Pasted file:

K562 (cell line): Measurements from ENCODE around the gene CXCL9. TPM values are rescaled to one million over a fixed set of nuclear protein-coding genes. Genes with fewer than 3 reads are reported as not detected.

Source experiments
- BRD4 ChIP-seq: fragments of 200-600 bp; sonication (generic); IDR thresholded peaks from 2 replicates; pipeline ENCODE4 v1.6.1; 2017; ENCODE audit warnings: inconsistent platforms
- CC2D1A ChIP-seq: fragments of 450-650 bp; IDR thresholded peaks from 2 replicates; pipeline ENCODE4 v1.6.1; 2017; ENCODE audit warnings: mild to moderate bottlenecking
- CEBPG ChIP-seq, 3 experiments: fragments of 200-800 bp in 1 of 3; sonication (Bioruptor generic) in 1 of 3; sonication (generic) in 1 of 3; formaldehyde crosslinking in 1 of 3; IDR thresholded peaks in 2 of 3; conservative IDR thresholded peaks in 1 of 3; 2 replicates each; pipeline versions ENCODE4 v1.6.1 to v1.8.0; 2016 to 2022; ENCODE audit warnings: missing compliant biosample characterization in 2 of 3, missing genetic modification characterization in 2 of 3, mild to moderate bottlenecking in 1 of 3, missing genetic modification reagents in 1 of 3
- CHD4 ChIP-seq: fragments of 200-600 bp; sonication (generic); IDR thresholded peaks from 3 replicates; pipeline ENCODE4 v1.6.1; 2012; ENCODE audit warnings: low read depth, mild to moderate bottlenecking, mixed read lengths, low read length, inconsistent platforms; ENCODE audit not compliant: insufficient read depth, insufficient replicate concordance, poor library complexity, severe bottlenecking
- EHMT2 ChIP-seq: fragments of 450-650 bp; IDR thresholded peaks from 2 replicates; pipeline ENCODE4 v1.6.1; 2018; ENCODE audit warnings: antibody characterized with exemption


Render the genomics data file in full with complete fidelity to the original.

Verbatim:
K562 (cell line): Measurements from ENCODE around the gene CXCL9. TPM values are rescaled to one million over a fixed set of nuclear protein-coding genes. Genes with fewer than 3 reads are reported as not detected.

Source experiments
- BRD4 ChIP-seq: fragments of 200-600 bp; sonication (generic); IDR thresholded peaks from 2 replicates; pipeline ENCODE4 v1.6.1; 2017; ENCODE audit warnings: inconsistent platforms
- CC2D1A ChIP-seq: fragments of 450-650 bp; IDR thresholded peaks from 2 replicates; pipeline ENCODE4 v1.6.1; 2017; ENCODE audit warnings: mild to moderate bottlenecking
- CEBPG ChIP-seq, 3 experiments: fragments of 200-800 bp in 1 of 3; sonication (Bioruptor generic) in 1 of 3; sonication (generic) in 1 of 3; formaldehyde crosslinking in 1 of 3; IDR thresholded peaks in 2 of 3; conservative IDR thresholded peaks in 1 of 3; 2 replicates each; pipeline versions ENCODE4 v1.6.1 to v1.8.0; 2016 to 2022; ENCODE audit warnings: missing compliant biosample characterization in 2 of 3, missing genetic modification characterization in 2 of 3, mild to moderate bottlenecking in 1 of 3, missing genetic modification reagents in 1 of 3
- CHD4 ChIP-seq: fragments of 200-600 bp; sonication (generic); IDR thresholded peaks from 3 replicates; pipeline ENCODE4 v1.6.1; 2012; ENCODE audit warnings: low read depth, mild to moderate bottlenecking, mixed read lengths, low read length, inconsistent platforms; ENCODE audit not compliant: insufficient read depth, insufficient replicate concordance, poor library complexity, severe bottlenecking
- EHMT2 ChIP-seq: fragments of 450-650 bp; IDR thresholded peaks from 2 replicates; pipeline ENCODE4 v1.6.1; 2018; ENCODE audit warnings: antibody characterized with exemption